AboutWhite Cube Mason's Yard is delighted to present a new series of paintings by the internationally acclaimed artist Georg Baselitz. Covering three principal themes - eagles, dogs and double portraits - the paintings attest the persistent vigour of his distinctive pictorial style and exploration of personal and collective narratives.
The images of these paintings first appeared in the historic edition of the German newspaper 'Die Welt' on the occasion of the twentieth anniversary of German reunification last year. Having grown up in East Germany before moving west as a student, Baselitz's work has long referenced aspects of German history and its cultural identity: as he has noted 'my pictures are content-heavy, just dripping with history'. For the 1 October 2010 edition, the newspaper reproduced Baselitz's paintings in lieu of all photographs, so that the works appeared as singular images, featuring in the international news, finance, culture, sports and editorial sections without reference to the articles they accompanied.
In the double portrait paintings, loosely grouped as 'Seid Bereit, Immer Bereit' ('Be Prepared, Always Prepared'), Baselitz takes as his starting point the slogan of the Young Pioneers movement, of which he and his wife were members as children. Whilst governed by the Communist party as a means of espousing its ideological principles, the organisation was more akin to the Scout movement in its primary emphasis on promoting outdoor skills and preparedness. In these paintings, two figures, upside-down, adopt the greeting of the Pioneers, one of whom is perched on a table; this device alludes to a painting by Otto Dix which has previously provided inspiration for Baselitz. Each variation draws upon different painterly techniques, with washes of acidic colour and pointillist strokes.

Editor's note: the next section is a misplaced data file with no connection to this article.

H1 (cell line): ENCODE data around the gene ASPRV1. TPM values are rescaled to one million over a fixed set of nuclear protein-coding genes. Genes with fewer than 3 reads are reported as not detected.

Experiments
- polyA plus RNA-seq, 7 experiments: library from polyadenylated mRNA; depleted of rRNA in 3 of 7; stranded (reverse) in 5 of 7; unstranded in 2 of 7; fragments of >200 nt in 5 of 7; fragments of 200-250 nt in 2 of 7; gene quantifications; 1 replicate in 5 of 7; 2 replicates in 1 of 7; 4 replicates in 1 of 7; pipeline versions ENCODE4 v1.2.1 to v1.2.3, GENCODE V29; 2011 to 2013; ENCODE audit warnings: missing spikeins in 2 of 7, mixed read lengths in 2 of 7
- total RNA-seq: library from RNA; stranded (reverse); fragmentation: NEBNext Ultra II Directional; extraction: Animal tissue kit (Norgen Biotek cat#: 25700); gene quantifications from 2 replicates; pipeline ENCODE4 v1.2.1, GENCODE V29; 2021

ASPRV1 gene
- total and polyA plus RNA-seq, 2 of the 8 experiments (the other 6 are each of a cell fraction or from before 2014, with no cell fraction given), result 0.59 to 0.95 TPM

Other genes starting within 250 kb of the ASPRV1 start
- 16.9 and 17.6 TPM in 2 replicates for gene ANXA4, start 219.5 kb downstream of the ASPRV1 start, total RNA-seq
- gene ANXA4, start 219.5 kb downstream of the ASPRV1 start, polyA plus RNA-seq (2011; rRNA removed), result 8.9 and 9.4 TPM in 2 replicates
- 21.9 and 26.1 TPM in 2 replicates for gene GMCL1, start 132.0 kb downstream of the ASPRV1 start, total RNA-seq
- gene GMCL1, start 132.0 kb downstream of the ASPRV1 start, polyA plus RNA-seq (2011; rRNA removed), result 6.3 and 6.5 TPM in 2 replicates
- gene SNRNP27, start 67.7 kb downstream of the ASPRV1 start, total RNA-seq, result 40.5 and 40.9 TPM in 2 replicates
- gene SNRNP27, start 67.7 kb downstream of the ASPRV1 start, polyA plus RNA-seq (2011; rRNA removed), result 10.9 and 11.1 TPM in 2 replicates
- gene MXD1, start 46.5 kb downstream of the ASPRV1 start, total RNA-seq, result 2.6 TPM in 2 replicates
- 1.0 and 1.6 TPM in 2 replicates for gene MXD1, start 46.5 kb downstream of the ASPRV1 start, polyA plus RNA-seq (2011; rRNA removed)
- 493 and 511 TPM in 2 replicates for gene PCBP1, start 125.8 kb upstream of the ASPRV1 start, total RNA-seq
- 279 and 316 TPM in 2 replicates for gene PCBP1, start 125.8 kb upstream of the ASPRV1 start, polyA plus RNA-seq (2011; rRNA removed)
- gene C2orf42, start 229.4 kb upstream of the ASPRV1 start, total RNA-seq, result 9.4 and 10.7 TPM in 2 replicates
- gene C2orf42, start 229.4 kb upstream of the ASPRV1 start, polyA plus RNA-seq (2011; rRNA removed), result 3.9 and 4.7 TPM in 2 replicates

For the 'Hund' ('Dogs') and 'Adler' ('Eagles') paintings, Baselitz has revisited other motifs from his earlier work and art history. The symbolic appearance of the dog features in the 'Hero' paintings of the early 1960s, which in themselves ascribed to tropes of German Romanticism. In the current paintings, the hounds are located atop a mountain landscape, meeting the viewer's gaze with a ferocious intensity. For Baselitz, the eagle has also been a source of inspiration throughout his career. It is an emblem that has long appeared on the German coat of arms and is one of the oldest state symbols in Europe, although Baselitz maintains that it has no programmatic significance in his work. As the writer Michael Glover notes, 'the bird can look defiantly robust, noble, balletic, grandiose, almost symphonic, set as it is within the pomp and circumstance of the sky; in other paintings, it strikes us, with its desperately scrabbling claws, as quite pathetically weak, languid and inclined towards self-sacrifice'.